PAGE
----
Professor Borges on reading

Jorge Luis Borges taught a course in English literature in 1966.  The lectures were recorded and transcribed (albeit not always accurately when it came to names which were rendered phonetically into Spanish) by some of his students.  The lectures have been translated from the Spanish and edited for clarity, but one can tell they were spoken and not written for publication. So far, I have only read a couple of them:  on Dickens and Robert Louis Stevenson.  Borges’ take on their lives and writings is unique to say the least and offers much room for new ideas.  It the kind of book where one can pick a lecture topic that is of interest and just read that section.

But it is Epilogue to the book that I want to post today.  It is not from a lecture, but an interview with him at the National Library in 1979.

I believe that the phrase “obligatory reading” is a contradiction in terms; reading should not be obligatory.  Should we ever speak of “obligatory pleasure”?  What for?  Pleasure is not obligatory, pleasure is something we seek.  Obligatory happiness!  We seek happiness as well.  For twenty years, I have been a professor of English Literature in the School of Philosophy and Letters at the University of Buenos Aires, and I have always advised by students:  If a book bores you, leave it; don’t read a book because it is famous, don’t read it because it is modern, don’t read a book because it is old.  If a book is tedious to you, leave it, even if that book is Paradise Lost -which is not tedious to me – or Don Quixote – which is also is not tedious to me.  But if a book is tedious to you, don’t read it; that book was not written for you.  Reading should be a form of happiness, so I would advise all possible readers of my last will and testament – which I do not plan to write – I would advise them to read a lot, and not to get intimidated by writers’ reputations, to continue to look for personal happiness, personal enjoyment.  It is the only way to read.

Great advice for a retired person maybe, but not really the St. John’s College approach.  I believe it is in the famous Saturday Review of Literature article on St. John’s from the early 1960s that the phrase, “at St. John’s readings include some of the most boring books written” or something like that.  But if I hadn’t had to read Galen or Kant, I believe my life would be less rich.  Not true for everyone, probably, but true for me.  Sometimes plowing though something boring is good discipline.  But when it comes to reading for pleasure, I agree with Professor Borges:  Read only what you enjoy.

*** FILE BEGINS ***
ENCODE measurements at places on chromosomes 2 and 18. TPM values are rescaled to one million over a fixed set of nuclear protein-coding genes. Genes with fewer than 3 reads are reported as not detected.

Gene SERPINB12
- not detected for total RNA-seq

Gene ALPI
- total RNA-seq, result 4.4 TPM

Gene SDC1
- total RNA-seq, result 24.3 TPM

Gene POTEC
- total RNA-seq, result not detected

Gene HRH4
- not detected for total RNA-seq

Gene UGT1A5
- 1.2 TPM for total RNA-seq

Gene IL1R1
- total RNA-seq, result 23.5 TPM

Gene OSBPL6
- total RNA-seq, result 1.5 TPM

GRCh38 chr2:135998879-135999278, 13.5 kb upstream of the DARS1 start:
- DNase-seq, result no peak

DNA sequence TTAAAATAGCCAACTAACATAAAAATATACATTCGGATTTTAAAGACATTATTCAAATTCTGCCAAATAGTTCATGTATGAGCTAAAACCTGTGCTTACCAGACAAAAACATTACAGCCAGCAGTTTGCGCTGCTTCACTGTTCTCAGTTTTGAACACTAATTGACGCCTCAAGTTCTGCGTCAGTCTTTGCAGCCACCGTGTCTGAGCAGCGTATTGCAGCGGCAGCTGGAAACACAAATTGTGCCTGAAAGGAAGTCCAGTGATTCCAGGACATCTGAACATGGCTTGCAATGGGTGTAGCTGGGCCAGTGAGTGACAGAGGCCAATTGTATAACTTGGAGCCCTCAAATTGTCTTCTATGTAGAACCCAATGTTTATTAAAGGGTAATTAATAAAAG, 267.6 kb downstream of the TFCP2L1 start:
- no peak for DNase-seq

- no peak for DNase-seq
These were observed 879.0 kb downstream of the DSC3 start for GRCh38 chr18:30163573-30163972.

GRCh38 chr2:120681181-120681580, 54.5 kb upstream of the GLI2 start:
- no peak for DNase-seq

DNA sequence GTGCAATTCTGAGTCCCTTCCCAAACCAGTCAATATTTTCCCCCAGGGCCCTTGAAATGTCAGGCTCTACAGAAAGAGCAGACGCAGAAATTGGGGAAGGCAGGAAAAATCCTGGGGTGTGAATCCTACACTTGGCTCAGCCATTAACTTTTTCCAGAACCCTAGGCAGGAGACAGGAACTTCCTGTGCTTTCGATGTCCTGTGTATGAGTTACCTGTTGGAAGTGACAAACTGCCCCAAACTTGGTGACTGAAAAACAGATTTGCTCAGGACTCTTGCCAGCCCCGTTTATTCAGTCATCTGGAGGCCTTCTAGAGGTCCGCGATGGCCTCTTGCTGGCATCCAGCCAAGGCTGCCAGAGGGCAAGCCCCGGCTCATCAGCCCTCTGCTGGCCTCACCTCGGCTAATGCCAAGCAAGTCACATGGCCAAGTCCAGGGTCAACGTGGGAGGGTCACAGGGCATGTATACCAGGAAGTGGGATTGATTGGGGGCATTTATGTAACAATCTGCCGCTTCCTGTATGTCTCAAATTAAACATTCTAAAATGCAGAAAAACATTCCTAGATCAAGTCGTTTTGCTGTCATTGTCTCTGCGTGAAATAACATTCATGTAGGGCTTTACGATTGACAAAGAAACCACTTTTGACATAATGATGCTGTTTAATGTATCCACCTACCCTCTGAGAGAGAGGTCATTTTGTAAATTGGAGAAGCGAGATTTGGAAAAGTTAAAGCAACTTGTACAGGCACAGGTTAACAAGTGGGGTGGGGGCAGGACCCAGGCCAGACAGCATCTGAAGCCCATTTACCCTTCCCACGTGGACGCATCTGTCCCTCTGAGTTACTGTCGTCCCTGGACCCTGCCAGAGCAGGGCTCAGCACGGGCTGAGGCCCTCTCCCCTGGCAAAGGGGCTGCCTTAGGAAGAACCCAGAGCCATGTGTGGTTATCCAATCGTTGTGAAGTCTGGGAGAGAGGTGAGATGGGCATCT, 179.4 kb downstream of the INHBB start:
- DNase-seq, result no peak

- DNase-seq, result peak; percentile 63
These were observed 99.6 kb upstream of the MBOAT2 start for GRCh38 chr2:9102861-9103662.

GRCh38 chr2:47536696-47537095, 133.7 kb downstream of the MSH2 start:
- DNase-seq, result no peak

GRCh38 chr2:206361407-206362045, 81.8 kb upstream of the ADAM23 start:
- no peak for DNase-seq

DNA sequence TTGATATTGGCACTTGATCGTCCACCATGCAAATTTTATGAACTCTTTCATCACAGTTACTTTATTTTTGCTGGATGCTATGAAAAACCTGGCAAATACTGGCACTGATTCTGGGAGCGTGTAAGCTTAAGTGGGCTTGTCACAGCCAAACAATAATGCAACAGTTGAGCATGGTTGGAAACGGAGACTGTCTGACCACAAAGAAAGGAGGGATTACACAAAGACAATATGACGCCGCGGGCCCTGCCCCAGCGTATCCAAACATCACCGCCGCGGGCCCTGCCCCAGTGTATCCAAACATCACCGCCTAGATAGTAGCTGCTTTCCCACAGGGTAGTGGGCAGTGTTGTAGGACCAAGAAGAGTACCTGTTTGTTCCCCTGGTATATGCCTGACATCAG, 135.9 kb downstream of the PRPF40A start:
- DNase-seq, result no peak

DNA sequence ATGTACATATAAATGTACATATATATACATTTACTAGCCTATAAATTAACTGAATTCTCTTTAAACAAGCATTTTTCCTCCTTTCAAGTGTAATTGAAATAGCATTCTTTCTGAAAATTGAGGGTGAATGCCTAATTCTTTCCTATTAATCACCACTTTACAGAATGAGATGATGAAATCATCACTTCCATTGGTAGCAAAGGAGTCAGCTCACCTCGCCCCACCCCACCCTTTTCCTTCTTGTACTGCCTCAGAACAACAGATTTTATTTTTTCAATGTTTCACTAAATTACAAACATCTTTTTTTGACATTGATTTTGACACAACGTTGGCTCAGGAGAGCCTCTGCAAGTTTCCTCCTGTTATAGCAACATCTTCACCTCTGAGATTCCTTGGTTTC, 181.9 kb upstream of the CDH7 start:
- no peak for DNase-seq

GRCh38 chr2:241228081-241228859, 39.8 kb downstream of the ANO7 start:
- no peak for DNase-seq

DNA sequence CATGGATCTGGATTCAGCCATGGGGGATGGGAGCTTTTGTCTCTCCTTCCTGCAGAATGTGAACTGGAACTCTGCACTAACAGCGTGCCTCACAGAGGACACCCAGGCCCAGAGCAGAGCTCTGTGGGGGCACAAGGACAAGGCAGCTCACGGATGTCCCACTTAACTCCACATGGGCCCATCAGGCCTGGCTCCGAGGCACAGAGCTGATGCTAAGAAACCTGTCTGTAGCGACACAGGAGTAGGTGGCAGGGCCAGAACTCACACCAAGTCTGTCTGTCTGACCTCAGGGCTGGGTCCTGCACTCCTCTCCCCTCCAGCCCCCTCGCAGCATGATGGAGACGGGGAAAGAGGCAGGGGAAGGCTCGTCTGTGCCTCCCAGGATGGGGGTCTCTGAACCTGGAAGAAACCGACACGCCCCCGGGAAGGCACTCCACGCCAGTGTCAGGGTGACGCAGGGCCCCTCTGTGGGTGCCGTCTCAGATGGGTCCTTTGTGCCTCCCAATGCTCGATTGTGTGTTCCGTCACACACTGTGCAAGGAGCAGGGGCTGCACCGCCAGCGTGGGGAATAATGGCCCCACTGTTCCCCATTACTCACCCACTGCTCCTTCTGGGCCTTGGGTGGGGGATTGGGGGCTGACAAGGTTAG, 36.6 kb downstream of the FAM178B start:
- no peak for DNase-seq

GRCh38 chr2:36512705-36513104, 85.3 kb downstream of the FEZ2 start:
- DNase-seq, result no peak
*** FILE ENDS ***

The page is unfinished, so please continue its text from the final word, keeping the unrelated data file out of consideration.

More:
The book is Professor Borges:  A Course on English Literature.  Edited by Martin Arias and Martin Hadis.  New Directions, 2013

Reading series mysteries

The last few months have not been kind to my ability to blog.  Between wrist tendonitis and cataract surgery on both eyes, I haven’t been able to do much on the computer.  But now my wrist is settling down and my eyes are staring to clear.  I had intended to start back slowly but I seem to have posted quite a bit this past week.

During my absence from the computer, I have been able to read.  My big accomplishment:  reading the entire Thomas and Charlotte Pitt series by Anne Perry.  I had read a number of them before but realized that I had skipped most of the ones in the middle.  There are 26.  Thomas Pitt begins as a detective with what became the Metropolitan Police in late 19th century London.  He is the son of a gamekeeper who was educated with the master’s son – a key to his rise.  Charlotte is the middle daughter of an upper class, but not aristocratic family.  Their marriage is gradually accepted by her family. (I have to say that I never quite understood why she never had even a small dowry, but I may have missed the explanation.)  Her sister, Emily,  marries up to the aristocracy and then when her husband dies, a man who gets elected to Parliament.  Emily’s great aunt from her first marriage plays a major role in most of the books.  I’m sure you have guessed by now that these are mystery novels. The genius of Anne Perry is her ability to capture the time while often centering her stories around issues that are still current like rape and political corruption.